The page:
The UN Food and Agriculture Organisation's Food and Security Analysis Unit (FSAU) says drought in the past two years has devastated agricultural production, causing aid groups to declare a famine in parts of the country.

At a feeding centre in northeastern Kenya, where desperate people from Southern Somalia cross to in the hope of getting some aid, young Somali mothers draped in colourful headscarves and bui bui (traditional head covering) nurse crying, malnourished children.

One mother, who brought her five-year-old to the clinic in Mandera district about a week earlier, says: "I am a housewife with not enough food or water for my children.

"Others at my home are also getting sick."

Not enough food

Her child is suffering from diarrhoea, vomiting and fever, and she says she has been given antibiotics, anti-malarial medicines and special milk because she cannot breastfeed.

Many Somalis cross over to 
Kenya in search of aid

"I have eight other children at my home in Bulla Nguvu. All of my family is affected by the drought because we don't have enough meals for each day. 

"We do receive food aid, but my family is large and farming is also a problem. We have lost many livestock."

Each child brought to the feeding centre often has a host of diseases.

Prepare for worst

The government should prepare for the worst, an official for the UN food group says.

"Another failed rain, outbreak of conflict, and overflow of migration from Mogadishu of people already vulnerable to the outbreak of famine" could bring a humanitarian catastrophe, Nicholas Haan, chief technical adviser to FSAU, told Aljazeera.net.

"Agencies need to be preparing for that, and donors need to be prepping funds."

Unicef Somalia's emergency officer, Bob McCarthy, says his team is bringing water to drought-stricken areas.

"Our drought mobilisation went under way in January. We are making progress in terms of expanding access to water for human and livestock consumption."

Sharing rations

Over half a million people are already receiving food aid in Somalia.

But USAID - which supplies the bulk of donated food to CARE Somalia - recently appealed for more funding and supplies for the country.

However, much of the food rations will be divided between people and their livestock.

FSAU predicts 80% of livestock
in
Gedo will die by April 2006 *

"People think of the long term," says Abdul, a stock-keeper for the Gedo Health Consortium (GHC) clinic in Dolow, Somalia.

"They receive 2kg of beans, for example, and only half a kilogramme goes to the family while one and a half kg goes to the livestock."

He points to two cows surviving from a herd that numbered 80.

"The family must keep them alive and share food rations, for hope of the future. The owners will not slaughter today because they would only have meat for two days," Abdul says.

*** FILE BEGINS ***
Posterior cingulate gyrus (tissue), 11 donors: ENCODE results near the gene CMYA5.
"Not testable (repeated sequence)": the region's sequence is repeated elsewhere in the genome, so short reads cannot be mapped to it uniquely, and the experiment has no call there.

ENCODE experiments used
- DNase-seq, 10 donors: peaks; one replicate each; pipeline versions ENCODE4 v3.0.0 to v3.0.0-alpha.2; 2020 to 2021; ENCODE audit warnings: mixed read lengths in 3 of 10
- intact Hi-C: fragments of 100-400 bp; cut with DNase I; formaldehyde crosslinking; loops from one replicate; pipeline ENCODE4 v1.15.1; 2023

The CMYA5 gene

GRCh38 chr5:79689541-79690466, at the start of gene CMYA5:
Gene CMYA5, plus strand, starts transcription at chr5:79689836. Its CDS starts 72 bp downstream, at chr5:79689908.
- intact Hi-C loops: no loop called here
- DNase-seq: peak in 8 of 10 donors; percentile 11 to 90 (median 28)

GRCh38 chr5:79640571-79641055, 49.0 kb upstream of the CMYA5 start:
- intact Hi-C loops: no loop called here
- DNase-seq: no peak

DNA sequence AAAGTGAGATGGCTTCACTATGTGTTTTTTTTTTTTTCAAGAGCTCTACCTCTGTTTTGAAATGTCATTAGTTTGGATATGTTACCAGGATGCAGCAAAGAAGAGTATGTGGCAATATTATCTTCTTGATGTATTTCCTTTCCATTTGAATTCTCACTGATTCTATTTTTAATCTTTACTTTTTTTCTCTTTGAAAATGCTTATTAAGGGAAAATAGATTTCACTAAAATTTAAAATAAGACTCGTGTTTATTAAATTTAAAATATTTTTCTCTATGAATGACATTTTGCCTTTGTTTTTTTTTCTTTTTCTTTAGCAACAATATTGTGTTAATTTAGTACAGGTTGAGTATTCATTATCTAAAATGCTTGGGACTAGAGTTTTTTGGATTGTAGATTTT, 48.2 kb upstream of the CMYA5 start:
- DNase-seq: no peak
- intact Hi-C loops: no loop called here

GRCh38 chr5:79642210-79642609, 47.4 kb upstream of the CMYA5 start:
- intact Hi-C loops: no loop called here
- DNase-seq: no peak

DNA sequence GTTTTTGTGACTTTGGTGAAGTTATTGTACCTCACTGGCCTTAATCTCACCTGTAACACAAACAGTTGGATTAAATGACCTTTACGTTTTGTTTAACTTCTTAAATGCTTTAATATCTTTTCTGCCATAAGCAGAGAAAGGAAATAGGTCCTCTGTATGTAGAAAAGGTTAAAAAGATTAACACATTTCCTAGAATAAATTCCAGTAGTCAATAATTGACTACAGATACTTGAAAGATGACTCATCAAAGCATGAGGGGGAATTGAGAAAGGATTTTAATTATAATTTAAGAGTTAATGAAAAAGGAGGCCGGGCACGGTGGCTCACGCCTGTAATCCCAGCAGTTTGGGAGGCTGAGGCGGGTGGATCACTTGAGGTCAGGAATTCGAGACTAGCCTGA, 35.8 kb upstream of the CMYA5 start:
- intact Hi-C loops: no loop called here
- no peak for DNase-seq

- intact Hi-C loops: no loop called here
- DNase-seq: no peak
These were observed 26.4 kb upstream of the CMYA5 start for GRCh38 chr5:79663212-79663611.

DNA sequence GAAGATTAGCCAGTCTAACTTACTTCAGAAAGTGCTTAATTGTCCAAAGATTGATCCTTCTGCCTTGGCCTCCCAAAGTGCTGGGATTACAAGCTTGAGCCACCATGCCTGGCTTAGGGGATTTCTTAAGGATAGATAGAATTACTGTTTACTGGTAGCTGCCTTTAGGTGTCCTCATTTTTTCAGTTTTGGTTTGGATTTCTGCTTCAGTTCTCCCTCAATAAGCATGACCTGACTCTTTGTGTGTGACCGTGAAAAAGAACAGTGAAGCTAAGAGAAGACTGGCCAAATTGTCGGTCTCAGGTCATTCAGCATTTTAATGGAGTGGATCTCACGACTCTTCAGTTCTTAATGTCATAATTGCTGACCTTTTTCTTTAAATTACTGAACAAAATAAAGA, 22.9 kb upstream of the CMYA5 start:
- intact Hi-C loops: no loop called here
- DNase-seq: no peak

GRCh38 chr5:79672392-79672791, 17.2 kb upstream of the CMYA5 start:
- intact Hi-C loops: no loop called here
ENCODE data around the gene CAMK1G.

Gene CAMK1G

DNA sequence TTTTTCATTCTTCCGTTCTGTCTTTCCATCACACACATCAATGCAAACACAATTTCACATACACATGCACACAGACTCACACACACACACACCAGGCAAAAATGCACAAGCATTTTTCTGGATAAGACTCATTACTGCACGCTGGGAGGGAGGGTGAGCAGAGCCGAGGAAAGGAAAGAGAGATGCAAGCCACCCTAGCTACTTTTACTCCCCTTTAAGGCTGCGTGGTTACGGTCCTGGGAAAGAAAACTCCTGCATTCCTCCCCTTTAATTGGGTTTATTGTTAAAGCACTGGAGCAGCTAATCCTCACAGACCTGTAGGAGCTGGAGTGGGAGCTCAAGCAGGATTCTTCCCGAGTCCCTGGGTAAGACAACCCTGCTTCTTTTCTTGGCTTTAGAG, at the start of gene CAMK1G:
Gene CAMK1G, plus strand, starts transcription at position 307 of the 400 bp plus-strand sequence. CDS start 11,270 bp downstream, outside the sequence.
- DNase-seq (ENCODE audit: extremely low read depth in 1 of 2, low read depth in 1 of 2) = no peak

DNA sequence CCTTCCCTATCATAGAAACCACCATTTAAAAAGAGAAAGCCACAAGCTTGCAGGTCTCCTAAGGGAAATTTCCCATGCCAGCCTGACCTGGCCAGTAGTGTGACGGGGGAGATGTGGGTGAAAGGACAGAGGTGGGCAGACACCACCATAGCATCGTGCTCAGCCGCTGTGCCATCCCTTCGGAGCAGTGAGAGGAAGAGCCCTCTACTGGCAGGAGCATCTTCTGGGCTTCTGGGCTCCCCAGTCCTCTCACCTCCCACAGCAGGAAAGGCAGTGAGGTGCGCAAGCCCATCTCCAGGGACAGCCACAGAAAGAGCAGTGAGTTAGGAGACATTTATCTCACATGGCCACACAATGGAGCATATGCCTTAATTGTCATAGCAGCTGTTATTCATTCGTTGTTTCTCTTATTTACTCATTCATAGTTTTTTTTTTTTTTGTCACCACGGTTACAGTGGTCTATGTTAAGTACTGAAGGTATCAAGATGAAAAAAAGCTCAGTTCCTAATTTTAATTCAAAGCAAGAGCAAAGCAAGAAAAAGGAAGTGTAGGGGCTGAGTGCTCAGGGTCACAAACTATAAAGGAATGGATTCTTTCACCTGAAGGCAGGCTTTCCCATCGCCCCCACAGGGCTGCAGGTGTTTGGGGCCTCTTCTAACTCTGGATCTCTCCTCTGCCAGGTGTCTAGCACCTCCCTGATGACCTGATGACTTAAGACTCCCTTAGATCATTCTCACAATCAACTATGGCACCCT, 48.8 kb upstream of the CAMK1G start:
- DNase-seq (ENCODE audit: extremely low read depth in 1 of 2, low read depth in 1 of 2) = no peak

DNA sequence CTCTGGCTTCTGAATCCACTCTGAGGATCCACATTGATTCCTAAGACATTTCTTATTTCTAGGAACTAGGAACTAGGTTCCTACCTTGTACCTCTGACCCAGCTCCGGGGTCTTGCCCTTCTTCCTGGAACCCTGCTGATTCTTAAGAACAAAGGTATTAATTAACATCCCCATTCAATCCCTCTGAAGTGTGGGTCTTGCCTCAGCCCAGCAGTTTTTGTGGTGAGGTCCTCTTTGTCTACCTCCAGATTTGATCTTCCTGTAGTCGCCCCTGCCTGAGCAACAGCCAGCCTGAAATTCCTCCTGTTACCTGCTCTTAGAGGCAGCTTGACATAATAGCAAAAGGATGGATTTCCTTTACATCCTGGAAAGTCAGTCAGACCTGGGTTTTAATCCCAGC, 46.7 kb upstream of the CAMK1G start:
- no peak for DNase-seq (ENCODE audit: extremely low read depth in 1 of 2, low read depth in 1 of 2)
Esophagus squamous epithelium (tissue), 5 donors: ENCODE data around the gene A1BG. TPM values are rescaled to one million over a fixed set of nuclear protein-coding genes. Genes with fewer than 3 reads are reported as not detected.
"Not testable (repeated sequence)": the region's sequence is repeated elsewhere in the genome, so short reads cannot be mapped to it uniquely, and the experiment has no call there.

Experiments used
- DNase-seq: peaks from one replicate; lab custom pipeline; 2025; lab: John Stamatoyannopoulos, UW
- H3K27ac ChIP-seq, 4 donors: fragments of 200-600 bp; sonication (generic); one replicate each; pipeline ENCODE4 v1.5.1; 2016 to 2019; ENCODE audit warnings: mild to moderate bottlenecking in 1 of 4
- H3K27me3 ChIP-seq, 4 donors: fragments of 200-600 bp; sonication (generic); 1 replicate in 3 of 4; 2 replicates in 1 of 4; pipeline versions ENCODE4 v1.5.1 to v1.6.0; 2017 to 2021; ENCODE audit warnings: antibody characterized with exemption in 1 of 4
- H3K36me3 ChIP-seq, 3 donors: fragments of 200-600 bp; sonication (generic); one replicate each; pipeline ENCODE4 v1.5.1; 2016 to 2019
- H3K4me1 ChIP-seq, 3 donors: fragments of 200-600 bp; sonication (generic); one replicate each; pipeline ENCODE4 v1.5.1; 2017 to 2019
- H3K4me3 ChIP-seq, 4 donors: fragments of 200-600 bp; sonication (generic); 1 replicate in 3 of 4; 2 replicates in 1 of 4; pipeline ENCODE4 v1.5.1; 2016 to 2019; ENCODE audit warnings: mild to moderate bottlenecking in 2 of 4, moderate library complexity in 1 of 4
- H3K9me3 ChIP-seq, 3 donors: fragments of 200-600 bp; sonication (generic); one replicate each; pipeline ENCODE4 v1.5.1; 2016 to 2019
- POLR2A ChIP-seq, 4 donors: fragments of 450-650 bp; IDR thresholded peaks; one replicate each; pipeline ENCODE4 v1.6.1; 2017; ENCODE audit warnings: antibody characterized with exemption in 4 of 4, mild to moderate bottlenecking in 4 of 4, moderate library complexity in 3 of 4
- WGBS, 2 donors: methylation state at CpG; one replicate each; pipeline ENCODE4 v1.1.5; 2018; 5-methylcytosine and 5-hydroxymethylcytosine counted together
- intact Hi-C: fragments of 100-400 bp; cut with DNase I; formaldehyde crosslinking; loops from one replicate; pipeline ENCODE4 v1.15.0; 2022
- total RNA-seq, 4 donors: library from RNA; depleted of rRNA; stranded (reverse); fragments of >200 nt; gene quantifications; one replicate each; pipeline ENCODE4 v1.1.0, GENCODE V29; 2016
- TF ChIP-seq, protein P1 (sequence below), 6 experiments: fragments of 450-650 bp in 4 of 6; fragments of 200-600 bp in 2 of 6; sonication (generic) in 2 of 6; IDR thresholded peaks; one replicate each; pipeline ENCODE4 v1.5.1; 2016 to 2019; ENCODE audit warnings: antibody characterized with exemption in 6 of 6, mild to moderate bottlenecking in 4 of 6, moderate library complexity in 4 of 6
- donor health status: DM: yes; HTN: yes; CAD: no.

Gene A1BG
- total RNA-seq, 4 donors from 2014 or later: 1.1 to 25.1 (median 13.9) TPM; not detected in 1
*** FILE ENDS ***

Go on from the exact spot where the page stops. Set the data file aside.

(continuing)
"If they can keep the primary livestock alive, they will have meat and milk throughout for one-two months."

The FSAU predicts that 80% of all livestock in the Gedo region will be dead by April 2006. 

Security problems

A large part of the problem in Somalia is that few aid groups are able to freely operate because of security concerns and the lack of a functional government.

There has been no central government in Somalia since a civil war broke out in 1991.

An interim parliament elected in 2005 convened in the country for the first time in February, but local militias still control two-thirds of the country.

Regional and clan-based militias
control most of Somalia *

When humanitarian organisation CARE attempted its first food distribution in Garbaharey along the Ethiopian border in February 2000, its field officer, Said Ali Mumin, was attacked and shot.

Recounts Mumin: "We crossed over into Beled Hawa town from Kenya, just as we had done times before, for distributions to Beled Hawa and Luuk, and a group of men ran out from behind this building and opened fire on our vehicle.

"I was shot in the stomach, and the driver quickly turned back to the Kenyan side of the border."

CARE decided not to pull its operations from the country, but authorised staff to hire militias to protect their convoys.

Unicef's McCarthy, who was abducted and later released in March about 100km from Kismayo, says: "The operating environment in southern Somalia is very difficult for aid agencies.

"We have seen piracy of relief supplies, harassment and abduction of aid workers, and frequent conflict that has forced agencies to suspend operations for days or weeks at a time.

Haan, of the FSAU, says the onus is on Somali authorities to take charge of security issues.

Some progress

A Somali official says there has been progress and expressed hope that the situation is improving.

The population is suffering from
the effects of the drought

"Even though Somalia is still not considered safe, the TFG (transitional federal government) is making progress," says Mohamed Ali Nur, commissioner for Somali affairs in Kenya.

"MPs are working closely with community elders to bring peace to regions so desperately in need of humanitarian assistance.

"We are optimistic to move forward with both the Arab League and the European Commission behind us," he says.

But Abdifatah Abdullah Ahmed, resident of Dolow, Somalia, says: "It is obvious that the local people are having problems... Our livestock are dying in vast numbers and we are subsequently malnourished.

"The population as a whole, we are all suffering from malnutrition and the effects of the drought."

* Pictures courtesy of WIR